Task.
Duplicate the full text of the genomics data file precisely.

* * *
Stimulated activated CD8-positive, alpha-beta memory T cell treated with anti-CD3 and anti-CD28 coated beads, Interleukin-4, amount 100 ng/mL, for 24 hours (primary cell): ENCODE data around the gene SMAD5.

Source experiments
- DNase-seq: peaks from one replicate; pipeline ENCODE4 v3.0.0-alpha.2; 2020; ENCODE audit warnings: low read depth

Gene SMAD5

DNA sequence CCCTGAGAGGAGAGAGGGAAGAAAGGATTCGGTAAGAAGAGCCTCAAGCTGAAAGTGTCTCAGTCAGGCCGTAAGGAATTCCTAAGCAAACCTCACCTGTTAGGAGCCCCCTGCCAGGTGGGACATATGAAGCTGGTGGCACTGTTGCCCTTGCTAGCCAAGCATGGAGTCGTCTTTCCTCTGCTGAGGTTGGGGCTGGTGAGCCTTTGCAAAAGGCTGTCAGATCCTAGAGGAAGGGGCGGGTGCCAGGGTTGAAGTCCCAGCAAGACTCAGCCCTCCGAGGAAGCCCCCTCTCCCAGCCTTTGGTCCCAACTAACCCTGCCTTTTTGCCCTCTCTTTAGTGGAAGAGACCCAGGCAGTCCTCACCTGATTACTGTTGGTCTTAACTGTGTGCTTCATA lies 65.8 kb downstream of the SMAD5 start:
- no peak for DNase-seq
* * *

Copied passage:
Stimulated activated CD8-positive, alpha-beta memory T cell treated with anti-CD3 and anti-CD28 coated beads, Interleukin-4, amount 100 ng/mL, for 24 hours (primary cell): ENCODE data around the gene SMAD5.

Source experiments
- DNase-seq: peaks from one replicate; pipeline ENCODE4 v3.0.0-alpha.2; 2020; ENCODE audit warnings: low read depth

Gene SMAD5

DNA sequence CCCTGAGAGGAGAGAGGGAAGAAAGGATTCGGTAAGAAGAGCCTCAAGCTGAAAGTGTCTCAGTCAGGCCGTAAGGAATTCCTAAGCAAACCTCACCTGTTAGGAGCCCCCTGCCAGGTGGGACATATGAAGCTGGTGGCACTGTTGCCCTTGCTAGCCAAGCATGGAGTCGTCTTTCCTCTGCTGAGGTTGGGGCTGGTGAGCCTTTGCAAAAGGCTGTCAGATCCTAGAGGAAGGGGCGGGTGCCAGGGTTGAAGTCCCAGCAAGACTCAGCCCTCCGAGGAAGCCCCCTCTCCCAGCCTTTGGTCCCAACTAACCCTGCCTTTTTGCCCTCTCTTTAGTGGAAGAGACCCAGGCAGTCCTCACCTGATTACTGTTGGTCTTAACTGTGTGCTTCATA lies 65.8 kb downstream of the SMAD5 start:
- no peak for DNase-seq